'Diversifying' Sonic Circuits 2007

My improv group Pinko Communoids performed a set in the Warehouse at Sonic Circuits, an international festival of experimental music in DC this past weekend. My presence at the festival seemed to mean something - in fact, a number of different things - to both the participants and the audience there.

First, "the obligatory": I was asked if I'm from Tokyo once again this weekend at Sonic Circuits. I didn't reply with anything clever as I had thought of the last time this happened (see blog entry about "Are You Japanese?" posted on August 7, 2007 and September 17, 2007).

Second, my presence seemed empowering for women, especially women of color. As I was standing around the set list for the evening (there were 9 artists/groups booked for the evening), a number of women came up to me. Anxious about the performance and its delay, my obsession over the evening's schedule probably projected the fact that I was performing that night. These women were exhilarated that I was a part of the bill and were psyched to watch my performance. Among them were a few women of (South and East) Asian descent.

"I'm so excited that there are so many women here! It's not just all White men.." as one woman exclaimed to me. It's true. For once, I felt like I didn't stick out.

All of them made a point to share their excitement for the diversity among the performers and audience at the festival. To my knowledge, I was the only woman of color on the bill. But this definitely meant something (perhaps tremendous) to these women of color festival goers. We exchanged some small talk and even some contact information hoping to establish a social connection via our passion and participation in experimental arts.

Jeff, the festival organizer, indicated to me that diversity is one of his aims for the events. His awareness of bringing people of different walks together in the name of experimental music successfully manifest in थिस former-warehouse-now-gallery-space appropriately (perhaps ironically) named as the Warehouse. His intention even is reflected on the promo material made for the event. There are more women (all of whom are of Asian descent interestingly) than the over-represented White men on the poster.

Yet, story of diversity can be more complicated than representation. Despite the Warehouse being only 3 blocks away from Chinatown in DC, the artsy crowd didn't seem to intersect with Chinatown in more ways than consumption, ie. dinner at either one of the more historic Cantonese-owned restaurants or the faddish Asian fusion eateries there.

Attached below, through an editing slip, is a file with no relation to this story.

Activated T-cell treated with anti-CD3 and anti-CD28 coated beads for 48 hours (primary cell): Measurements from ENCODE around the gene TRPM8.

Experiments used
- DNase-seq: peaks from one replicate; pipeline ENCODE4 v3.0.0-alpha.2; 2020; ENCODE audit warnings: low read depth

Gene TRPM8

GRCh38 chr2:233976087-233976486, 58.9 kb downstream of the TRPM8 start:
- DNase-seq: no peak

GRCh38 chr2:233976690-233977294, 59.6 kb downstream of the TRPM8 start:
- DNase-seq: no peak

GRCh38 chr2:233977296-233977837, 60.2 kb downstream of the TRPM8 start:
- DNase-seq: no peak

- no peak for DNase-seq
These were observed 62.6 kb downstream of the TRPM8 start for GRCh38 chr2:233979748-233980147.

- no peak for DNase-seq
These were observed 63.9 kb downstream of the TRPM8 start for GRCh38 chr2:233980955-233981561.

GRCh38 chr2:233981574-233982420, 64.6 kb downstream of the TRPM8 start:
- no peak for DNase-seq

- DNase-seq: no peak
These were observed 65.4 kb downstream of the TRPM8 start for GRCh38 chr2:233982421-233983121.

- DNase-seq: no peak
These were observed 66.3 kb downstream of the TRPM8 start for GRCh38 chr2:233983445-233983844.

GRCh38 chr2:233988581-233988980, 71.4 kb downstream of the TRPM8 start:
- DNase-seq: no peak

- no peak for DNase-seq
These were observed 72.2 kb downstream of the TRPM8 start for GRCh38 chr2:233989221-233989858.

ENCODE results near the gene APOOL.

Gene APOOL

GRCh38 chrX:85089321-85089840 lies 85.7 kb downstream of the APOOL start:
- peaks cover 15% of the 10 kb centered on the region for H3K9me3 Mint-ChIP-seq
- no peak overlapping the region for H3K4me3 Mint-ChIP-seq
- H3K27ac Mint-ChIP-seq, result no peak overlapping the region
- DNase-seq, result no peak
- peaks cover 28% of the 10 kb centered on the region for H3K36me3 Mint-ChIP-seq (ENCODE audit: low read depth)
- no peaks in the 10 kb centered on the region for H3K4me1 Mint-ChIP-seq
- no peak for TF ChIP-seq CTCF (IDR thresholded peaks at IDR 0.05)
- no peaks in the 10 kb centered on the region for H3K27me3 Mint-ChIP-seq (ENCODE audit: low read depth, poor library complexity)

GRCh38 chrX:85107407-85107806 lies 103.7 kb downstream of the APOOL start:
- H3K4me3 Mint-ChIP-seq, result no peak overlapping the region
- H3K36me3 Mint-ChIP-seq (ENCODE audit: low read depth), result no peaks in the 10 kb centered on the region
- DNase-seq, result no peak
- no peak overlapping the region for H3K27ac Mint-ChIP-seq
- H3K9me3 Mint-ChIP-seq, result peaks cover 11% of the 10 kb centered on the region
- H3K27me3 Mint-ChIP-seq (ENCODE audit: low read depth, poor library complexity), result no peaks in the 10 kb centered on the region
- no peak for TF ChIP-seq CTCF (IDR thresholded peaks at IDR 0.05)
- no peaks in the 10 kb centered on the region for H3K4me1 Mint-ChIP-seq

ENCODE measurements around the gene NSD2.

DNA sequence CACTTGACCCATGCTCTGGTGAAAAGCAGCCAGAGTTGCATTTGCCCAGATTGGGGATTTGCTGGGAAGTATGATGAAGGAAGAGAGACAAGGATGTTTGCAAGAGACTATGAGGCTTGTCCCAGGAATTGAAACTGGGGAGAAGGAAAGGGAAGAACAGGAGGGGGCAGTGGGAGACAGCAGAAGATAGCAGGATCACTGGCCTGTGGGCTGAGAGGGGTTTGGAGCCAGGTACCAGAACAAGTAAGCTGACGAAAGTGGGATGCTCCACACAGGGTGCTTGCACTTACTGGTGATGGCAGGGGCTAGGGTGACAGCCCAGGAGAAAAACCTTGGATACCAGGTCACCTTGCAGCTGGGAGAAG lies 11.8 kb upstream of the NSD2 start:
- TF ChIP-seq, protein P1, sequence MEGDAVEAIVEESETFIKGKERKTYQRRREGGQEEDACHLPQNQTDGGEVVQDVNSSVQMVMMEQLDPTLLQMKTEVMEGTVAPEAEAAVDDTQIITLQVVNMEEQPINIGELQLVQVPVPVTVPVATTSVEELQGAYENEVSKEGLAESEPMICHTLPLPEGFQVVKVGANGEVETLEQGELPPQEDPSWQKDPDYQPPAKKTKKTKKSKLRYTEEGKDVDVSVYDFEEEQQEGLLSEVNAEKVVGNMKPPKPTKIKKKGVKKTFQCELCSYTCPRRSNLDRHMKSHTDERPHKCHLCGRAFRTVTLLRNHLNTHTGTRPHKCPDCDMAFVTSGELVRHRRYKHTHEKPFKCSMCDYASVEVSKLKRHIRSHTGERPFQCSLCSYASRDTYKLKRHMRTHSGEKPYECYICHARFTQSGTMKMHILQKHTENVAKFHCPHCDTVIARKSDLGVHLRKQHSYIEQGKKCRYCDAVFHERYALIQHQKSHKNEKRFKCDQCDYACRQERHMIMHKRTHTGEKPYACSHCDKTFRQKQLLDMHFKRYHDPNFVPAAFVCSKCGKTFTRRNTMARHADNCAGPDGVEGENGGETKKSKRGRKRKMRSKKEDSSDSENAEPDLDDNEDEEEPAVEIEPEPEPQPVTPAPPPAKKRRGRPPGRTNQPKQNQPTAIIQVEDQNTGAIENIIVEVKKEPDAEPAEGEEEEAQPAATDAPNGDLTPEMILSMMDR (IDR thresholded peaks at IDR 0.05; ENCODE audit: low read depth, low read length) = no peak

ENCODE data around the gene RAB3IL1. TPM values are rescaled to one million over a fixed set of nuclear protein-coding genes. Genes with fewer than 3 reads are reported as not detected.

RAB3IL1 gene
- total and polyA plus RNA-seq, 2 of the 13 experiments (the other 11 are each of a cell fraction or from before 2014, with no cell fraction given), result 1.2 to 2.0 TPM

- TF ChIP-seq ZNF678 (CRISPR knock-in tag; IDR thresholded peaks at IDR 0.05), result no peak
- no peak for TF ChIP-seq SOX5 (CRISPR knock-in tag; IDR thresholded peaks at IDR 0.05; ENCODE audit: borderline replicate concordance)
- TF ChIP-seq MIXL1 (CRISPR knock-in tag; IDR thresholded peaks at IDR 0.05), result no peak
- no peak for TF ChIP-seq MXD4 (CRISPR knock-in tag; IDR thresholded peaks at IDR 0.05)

We are a little guilty of this division, of course. On our way to Chinatown for a quick bite, we ran into an African American man wearing a shirt that said "I make beats that break the house." He's a rapper. One of the sound engineers at the festival was trying to convince him to come to the show. He seemed amiable to the invitation. But his appearance would take more than just an invitation, I think. With the ticket price of $15 and the obscure nature of most of the music presented, the festival could not have seemed all that attractive to him. Certainly, this invitation didn't extend out to the residents of DC's Chinatown or downtown near-gentrified neighborhood. The Warehouse is technically out of commission because it simply can't afford the taxes involved in running the space.

Diversity takes shape in various forms depending on the social context and the social agents involved. It's not like my color of my skin and hair and my gender (distracted or enhanced by my near-punk haircut and checkered canvas Vans, a style I adopted from the hardcore/punk/alternative scene in RVA) directly translates into a token for Asian woman representation, although it can work that way in certain situations. In any case, it meant something to people - but the precise meaning of diversity projected by my being there is subject to the individuals' respective social position.

The truth is that inequality goes way beyond the issue of representation. The artists, performers, festival organizers and goers are more or less transient beings in this space. These people have the mobility of transcending spatial boundaries - particularly those invited artists from Europe - while occupying spaces with the prestige of or affiliation to "art". Already, the mobility associated with artistic identity or occupation surpasses the immobility or forced mobility of migrant workers or lower class urban dwellers whose spatial occupation is bound to work and not leisure. Right here - local gentrification and international avant-garde tours present a jarring effect in the local landscape of downtown DC around Chinatown in the post-industrial time, a time and space fraught with the South-of-the Border immigration polemic, economic issues related to transnational capital flows and multinational corporation, and international warfare.

Yet another twist: I'm not sure how much we as experimental improv musicians who travel and perform under the name of Pinko Communoids can do about the world's inequalities and violence. I guess we've done relatively well in representing in ways that defy the White-masculine norms of experimental music while sonically propagating the affect of peace and love through our restrained, non-violent 'noise', but I hope that there's more than just that. Any ideas?

[photos by Chia-chi Charlie Chang and Kevin Hsu]

1 comment:

gdeformer said...

Well.... i still don't like ur hair style... (:P)..but congratulations on your show.